Corporatism was perhaps the most original idea to emerge from Fascism. Essentially, it was meant to include institutional devices for controlling all instruments of production—both management and labor—in the interests of an assertive national policy of autarchy, that is, the organization of the economy so as to reduce or eliminate dependence on foreign sources of supply. Management and labor were to be organized—economic sector by economic sector—into guildlike units, membership in which was to be compulsory for the practitioners of a trade or the manufacturers of a given product. These “corporations” were recognized by the state and given a representational monopoly within their respective categories in exchange for observing certain state controls on the choice of leaders and the articulation of demands.
   The Ministry of Corporations—headed by Benito Mussolini himself—required that all members of unions be “of good moral character” (i.e., loyal to Fascism) and that only those syndicates recognized by the Confederazione Italiana Sindacati Nazionali Lavoratori/Italian Confederation of National Workers’ Unions (CISNAL) were to take part in corporatism’s activities. Catholic and Socialist trade unions were hence effectively excluded: Only contracts signed by Fascist unions would have legal effect. Territorial organizations of employees in a particular sector formed labor syndicates, and the employers (of 10 percent of the workforce) formed federations of employers’associations, on provincial, regional, and national levels. Labor tribunals were organized as sections in each of the 16 Courts of Appeal to hear disputes left unresolved by conciliation. Their chief criterion was ostensibly national welfare rather than either the interests of labor or capital. Strikes and lockouts were prohibited. At the national level, these territorial federations were to generate “corporations” that were to increase productivity within their sectors. This was to be syndicalism as administered by the omnipotent state through its National Council of Corporations made up entirely of Mussolini appointees and chaired by the secretary-general of the Fascist Party. Although first implemented by the Fascists, corporatist doctrine was not entirely original. Its most important doctrinal antecedent was to be found in the papal encyclical Rerum Novarum (1891), which was antiliberal, antibourgeois, and supportive of the rights of the unorganized worker. State corporatism was introduced to the world almost simultaneously with the Great Depression.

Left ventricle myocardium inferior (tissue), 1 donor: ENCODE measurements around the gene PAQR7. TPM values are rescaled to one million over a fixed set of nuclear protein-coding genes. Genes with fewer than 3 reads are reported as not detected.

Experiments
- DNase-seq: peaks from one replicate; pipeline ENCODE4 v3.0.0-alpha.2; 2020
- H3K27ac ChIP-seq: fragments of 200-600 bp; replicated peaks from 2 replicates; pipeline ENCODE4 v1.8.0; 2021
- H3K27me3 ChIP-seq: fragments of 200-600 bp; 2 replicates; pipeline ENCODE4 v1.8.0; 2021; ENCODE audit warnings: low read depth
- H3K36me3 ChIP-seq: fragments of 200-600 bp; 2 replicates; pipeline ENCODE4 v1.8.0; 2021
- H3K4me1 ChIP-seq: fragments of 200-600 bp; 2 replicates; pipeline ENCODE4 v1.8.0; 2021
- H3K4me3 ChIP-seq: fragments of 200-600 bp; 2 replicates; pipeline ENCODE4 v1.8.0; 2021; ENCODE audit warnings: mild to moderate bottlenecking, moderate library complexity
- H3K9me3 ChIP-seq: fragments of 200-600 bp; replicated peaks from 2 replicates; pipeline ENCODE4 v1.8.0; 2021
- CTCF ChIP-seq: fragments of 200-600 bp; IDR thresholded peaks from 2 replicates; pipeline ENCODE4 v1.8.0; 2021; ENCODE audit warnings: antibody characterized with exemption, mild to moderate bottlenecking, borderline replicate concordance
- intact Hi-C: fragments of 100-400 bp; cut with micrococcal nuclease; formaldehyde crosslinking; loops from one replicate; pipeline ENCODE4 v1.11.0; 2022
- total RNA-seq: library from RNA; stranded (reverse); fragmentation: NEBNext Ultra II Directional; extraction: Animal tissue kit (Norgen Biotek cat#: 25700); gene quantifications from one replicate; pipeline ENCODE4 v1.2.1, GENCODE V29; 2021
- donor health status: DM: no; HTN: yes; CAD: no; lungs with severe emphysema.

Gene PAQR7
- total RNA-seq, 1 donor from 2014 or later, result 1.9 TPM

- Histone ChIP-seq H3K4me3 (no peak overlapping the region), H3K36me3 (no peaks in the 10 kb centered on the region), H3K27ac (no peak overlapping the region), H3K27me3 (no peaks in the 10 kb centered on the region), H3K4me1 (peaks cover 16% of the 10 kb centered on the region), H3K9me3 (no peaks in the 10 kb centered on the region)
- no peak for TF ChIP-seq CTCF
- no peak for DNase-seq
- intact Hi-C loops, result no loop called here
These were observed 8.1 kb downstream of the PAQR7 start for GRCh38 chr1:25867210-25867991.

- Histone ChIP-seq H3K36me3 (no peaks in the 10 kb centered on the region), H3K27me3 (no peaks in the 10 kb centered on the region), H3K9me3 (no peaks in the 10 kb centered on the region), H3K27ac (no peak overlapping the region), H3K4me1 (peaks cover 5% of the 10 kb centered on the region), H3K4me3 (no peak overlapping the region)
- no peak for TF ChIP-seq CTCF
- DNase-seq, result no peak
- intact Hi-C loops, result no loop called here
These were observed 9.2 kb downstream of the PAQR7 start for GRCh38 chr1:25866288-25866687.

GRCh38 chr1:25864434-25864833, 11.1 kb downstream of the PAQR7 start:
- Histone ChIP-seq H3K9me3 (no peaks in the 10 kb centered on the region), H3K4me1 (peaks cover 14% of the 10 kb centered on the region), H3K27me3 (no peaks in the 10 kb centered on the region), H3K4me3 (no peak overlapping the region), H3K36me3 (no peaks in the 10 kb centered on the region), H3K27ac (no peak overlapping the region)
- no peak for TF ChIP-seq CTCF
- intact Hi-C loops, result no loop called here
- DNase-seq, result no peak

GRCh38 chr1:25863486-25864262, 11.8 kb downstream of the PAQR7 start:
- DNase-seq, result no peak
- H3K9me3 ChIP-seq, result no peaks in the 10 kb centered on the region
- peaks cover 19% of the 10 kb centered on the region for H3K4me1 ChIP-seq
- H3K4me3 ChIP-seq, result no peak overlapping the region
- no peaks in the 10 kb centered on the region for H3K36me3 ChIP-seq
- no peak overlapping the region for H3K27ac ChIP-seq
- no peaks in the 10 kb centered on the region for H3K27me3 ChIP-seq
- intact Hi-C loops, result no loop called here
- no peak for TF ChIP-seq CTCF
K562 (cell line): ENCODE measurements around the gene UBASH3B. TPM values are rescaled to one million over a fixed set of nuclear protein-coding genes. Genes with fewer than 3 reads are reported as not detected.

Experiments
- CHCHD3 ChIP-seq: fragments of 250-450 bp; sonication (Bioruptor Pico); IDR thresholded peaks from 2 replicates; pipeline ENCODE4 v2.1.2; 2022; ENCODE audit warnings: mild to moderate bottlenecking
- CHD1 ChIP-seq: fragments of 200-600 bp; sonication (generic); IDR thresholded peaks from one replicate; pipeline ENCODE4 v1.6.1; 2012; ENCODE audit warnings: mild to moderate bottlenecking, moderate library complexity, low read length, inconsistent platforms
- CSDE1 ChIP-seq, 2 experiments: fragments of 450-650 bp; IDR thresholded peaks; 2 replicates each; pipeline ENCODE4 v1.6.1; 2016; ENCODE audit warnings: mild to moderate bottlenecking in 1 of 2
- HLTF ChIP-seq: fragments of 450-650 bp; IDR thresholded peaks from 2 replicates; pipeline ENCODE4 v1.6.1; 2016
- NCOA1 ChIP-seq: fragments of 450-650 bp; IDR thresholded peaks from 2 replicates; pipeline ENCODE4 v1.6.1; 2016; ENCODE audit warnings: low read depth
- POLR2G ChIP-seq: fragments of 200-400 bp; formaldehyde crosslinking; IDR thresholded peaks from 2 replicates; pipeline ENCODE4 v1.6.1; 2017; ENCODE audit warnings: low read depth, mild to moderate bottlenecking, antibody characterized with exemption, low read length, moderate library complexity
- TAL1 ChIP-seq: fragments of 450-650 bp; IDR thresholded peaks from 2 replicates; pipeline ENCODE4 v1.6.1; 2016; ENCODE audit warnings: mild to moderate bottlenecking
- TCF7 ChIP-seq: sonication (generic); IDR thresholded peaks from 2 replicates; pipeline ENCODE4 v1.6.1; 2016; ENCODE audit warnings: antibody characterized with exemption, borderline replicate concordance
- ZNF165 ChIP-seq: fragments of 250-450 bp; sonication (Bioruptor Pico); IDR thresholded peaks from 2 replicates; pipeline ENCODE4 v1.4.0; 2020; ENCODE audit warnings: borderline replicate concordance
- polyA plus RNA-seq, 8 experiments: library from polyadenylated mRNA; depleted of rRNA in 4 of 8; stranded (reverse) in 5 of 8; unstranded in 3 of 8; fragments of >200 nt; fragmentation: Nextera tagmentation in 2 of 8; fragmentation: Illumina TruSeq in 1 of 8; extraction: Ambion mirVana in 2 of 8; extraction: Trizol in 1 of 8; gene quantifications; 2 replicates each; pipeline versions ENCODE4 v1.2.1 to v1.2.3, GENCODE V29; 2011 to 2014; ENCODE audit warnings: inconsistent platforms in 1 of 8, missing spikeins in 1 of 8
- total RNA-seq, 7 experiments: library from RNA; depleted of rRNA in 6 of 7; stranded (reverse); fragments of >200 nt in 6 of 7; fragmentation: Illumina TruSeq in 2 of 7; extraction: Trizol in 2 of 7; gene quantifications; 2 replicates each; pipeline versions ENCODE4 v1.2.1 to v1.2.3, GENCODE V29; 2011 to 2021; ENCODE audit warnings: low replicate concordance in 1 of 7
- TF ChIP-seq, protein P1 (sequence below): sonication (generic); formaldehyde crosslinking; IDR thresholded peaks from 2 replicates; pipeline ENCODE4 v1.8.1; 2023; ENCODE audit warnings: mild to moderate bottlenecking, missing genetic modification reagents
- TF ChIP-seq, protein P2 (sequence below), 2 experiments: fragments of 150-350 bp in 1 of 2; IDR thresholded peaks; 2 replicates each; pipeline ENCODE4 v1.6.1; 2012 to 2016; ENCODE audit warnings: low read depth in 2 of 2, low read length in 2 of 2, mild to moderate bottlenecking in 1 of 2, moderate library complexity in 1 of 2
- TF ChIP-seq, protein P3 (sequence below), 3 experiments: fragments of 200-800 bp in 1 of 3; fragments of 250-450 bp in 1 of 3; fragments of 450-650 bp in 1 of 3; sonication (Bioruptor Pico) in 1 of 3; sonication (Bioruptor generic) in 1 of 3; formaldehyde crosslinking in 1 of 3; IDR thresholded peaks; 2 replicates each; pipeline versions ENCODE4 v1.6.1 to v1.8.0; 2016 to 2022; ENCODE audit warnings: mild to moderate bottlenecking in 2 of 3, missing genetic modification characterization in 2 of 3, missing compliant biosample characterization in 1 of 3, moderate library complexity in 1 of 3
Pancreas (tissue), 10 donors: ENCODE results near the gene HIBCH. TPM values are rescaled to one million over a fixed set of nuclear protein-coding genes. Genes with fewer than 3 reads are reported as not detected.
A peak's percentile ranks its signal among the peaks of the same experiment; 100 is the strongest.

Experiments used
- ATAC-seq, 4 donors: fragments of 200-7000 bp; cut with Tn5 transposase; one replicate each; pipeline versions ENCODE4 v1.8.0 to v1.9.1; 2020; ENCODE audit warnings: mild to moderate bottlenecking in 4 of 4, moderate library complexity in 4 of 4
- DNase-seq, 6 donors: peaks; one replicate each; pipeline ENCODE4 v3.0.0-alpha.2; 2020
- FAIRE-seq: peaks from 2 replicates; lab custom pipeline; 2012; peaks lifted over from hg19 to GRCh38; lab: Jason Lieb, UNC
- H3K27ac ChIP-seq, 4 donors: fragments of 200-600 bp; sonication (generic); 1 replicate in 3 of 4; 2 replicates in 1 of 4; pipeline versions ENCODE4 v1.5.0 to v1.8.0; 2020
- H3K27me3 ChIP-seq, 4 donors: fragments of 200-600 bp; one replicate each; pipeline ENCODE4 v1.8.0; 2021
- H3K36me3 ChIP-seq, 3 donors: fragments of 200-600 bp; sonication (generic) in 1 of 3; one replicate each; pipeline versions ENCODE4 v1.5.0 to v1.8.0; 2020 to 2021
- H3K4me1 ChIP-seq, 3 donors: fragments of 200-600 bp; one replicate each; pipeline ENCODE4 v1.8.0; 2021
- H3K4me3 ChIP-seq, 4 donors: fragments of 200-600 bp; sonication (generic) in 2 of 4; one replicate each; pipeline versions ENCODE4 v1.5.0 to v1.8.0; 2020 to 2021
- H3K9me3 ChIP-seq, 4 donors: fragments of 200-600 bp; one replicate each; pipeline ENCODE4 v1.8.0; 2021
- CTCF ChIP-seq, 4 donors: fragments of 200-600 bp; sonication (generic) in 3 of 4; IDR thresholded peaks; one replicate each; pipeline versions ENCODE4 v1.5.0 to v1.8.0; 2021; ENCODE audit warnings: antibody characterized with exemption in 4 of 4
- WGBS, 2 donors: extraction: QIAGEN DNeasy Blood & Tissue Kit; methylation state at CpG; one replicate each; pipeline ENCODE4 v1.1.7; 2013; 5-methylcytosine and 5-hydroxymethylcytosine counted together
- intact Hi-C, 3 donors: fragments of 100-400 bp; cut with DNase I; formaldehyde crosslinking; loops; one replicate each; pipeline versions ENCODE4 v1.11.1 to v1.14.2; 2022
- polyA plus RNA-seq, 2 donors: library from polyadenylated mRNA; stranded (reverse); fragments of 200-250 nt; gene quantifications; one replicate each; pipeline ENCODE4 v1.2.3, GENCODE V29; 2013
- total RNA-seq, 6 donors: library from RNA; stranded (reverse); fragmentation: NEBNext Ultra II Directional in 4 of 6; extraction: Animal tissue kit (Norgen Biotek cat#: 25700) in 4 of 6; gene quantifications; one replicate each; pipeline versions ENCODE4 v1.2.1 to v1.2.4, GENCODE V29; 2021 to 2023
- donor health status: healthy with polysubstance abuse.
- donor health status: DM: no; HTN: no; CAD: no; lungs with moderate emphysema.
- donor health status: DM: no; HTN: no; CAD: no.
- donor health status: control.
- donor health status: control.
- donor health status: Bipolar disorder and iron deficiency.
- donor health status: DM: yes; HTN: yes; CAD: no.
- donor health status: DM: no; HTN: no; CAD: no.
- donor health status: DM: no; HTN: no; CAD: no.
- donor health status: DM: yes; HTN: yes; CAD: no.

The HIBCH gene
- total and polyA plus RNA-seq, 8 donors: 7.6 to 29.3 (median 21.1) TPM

Historical Dictionary of Modern Italy. . 2007.

Look at other dictionaries:

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